Unfortunately, Britain has become the sort of place where 'Reith' matters more than Reith. Images continue to be worshipped long after realities have changed. The behaviour of British Airways towards its competitors, for example, has been disgusting by any normal standards, but the great outcry against Lord King and his 'dirty tricks' campaign against Virgin arose because the public still think of BA as 'the national airline' - a special, almost royal institution which carries the Union Jack across the world. The fact that BA is now just one commercial airline among many, a private company whose methods are no cleaner than those of any other, is simply not being accepted.
In the same way, the British have come to expect - if not to admire - phoney freelance deals for top executives in the engineering industry or a computer firm or in a commercial television company. But they feel injured when it happens in the BBC. The Beeb is different, and somehow should be above all that. Why? There are good arguments why, but nobody is presenting them.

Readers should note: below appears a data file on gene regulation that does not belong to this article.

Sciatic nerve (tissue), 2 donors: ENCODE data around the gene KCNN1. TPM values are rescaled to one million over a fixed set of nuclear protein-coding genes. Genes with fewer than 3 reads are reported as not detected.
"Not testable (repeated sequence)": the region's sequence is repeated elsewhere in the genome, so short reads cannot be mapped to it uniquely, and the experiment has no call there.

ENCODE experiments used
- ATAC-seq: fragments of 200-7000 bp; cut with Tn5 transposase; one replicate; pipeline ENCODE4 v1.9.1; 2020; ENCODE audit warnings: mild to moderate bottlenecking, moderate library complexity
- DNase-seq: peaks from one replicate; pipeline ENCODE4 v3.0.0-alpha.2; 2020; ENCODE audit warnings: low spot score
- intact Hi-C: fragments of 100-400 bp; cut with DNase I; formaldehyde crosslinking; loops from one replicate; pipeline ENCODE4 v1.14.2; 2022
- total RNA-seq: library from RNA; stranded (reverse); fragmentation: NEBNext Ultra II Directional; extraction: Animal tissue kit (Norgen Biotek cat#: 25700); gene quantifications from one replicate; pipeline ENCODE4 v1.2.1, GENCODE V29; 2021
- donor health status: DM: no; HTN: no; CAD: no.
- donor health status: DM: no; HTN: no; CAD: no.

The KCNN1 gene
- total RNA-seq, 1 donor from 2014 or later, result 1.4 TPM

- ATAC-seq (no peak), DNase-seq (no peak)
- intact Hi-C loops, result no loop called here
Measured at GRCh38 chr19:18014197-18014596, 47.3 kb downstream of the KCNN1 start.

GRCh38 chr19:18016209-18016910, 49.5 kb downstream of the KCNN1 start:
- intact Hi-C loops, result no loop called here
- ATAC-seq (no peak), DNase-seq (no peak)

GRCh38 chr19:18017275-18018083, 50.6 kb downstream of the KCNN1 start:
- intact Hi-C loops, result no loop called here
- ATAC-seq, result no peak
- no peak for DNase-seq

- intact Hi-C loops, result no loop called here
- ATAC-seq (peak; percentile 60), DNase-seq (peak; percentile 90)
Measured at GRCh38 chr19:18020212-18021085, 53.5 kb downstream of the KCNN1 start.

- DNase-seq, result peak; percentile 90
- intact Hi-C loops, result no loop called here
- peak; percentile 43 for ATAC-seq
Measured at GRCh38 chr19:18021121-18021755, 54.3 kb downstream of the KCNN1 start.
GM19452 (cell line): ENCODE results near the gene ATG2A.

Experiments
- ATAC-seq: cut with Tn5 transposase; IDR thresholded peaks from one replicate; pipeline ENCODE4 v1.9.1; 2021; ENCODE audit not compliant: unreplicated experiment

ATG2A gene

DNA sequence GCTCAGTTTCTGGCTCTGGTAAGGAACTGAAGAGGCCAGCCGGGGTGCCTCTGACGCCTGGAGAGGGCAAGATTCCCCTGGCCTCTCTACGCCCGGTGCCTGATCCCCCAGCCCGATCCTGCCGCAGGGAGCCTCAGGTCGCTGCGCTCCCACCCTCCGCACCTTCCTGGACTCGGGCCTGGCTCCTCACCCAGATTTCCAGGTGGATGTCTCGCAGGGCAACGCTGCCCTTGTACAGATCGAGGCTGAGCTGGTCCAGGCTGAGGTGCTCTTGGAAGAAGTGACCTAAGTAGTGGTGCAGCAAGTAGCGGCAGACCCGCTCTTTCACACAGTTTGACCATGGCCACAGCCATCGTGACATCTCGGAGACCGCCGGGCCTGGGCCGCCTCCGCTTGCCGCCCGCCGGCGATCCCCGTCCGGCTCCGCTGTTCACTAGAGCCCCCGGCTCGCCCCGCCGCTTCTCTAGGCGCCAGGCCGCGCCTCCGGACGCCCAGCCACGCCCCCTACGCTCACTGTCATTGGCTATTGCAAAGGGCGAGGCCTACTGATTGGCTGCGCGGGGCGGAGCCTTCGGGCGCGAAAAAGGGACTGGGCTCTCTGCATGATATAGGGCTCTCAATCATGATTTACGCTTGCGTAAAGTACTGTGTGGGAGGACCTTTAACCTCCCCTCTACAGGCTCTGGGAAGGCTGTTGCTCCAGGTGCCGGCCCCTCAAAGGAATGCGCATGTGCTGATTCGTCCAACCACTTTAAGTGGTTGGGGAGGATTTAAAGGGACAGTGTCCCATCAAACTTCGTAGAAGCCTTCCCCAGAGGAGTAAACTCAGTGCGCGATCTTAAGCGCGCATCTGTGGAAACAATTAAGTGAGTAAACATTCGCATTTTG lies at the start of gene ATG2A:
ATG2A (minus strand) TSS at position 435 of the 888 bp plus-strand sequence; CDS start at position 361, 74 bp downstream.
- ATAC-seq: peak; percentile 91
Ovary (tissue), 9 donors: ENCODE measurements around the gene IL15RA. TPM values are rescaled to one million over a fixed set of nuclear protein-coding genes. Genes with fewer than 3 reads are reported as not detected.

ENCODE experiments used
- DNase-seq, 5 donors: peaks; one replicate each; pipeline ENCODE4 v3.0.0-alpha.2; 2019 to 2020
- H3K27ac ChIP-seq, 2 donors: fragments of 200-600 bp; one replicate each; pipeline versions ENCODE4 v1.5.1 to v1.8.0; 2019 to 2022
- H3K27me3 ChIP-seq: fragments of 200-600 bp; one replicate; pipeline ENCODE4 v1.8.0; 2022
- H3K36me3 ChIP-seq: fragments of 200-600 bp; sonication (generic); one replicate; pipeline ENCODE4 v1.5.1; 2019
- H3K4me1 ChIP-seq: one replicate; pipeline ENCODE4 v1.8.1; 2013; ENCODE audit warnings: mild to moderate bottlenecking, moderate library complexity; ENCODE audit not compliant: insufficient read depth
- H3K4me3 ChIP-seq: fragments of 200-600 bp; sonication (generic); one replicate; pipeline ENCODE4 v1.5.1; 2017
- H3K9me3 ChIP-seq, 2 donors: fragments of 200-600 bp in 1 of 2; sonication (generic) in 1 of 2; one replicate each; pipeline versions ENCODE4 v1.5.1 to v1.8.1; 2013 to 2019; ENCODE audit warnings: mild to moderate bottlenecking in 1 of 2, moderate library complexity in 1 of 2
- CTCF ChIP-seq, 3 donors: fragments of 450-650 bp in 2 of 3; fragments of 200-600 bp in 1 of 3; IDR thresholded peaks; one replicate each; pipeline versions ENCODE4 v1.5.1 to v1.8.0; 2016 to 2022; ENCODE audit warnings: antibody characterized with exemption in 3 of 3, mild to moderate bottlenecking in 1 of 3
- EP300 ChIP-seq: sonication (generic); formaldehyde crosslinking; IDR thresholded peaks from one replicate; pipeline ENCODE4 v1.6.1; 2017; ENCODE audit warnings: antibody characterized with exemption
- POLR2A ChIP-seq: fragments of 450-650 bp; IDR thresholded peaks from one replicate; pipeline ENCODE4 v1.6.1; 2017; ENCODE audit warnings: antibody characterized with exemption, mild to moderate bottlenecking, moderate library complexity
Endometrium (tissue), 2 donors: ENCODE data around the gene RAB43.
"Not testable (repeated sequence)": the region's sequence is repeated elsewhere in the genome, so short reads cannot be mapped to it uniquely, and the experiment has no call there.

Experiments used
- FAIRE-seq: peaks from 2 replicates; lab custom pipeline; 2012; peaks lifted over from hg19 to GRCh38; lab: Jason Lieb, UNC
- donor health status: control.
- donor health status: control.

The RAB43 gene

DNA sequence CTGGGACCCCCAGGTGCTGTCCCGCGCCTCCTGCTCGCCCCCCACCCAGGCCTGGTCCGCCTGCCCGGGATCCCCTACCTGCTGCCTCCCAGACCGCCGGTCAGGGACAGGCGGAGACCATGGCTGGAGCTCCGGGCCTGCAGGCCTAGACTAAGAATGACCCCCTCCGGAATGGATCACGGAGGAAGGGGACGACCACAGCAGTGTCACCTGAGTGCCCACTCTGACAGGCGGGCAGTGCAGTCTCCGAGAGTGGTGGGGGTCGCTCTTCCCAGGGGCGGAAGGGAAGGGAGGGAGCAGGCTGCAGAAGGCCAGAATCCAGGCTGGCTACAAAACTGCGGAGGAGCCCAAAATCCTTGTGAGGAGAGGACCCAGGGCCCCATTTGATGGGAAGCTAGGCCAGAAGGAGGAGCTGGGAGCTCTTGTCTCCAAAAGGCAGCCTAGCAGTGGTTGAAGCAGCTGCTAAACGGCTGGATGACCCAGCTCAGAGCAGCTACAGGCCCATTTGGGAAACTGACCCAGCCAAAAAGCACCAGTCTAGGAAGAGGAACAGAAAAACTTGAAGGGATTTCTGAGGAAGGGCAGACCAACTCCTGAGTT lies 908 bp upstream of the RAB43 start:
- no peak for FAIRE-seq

This opens the way for a discordant howl about hypocrisy. Paul Johnson in the Spectator and Jaci Stephens in the New Statesman, an interesting pair to find singing duets, think that the attacks on John Birt and Marmaduke Hussey are no more than the envy of nasty little under-achievers. Johnson, screeching over the top like an old Congreve rocket, awards this newspaper 'the Joe McCarthy Prize for Services to Smear, Innuendo, Humbug &c' for publishing the facts about Birt's pay status. He blames 'the coalition of the left, the envious, the hypocrites and the time-serving failures and nonentities'. Jaci Stephens calls the protests 'a typically British . . . tale of hypocrisy and envy - envy of power, money and position', only to be expected from 'this pathetic, small-minded, psychopathically envious country'.
This sounds more like the reaction of pathetic, small-minded, psychopathically servile journalism. But the Stephens-Johnson duet is not just about the naughtiness of criticising top people with lots of money. It is also, inevitably, about the importance of kicking the BBC in the guts. Jaci Stephens sings of 'an overmanned, over-bureaucratic institution packed with whingeing men in suits, whose tongues couldn't be prised from each others' backsides'. Under her soprano rumbles Paul Johnson's bass: 'a musty, wasteful, memo-circulating, buck- passing, over-staffed, bureaucratic, time-honoured nationalised industry.'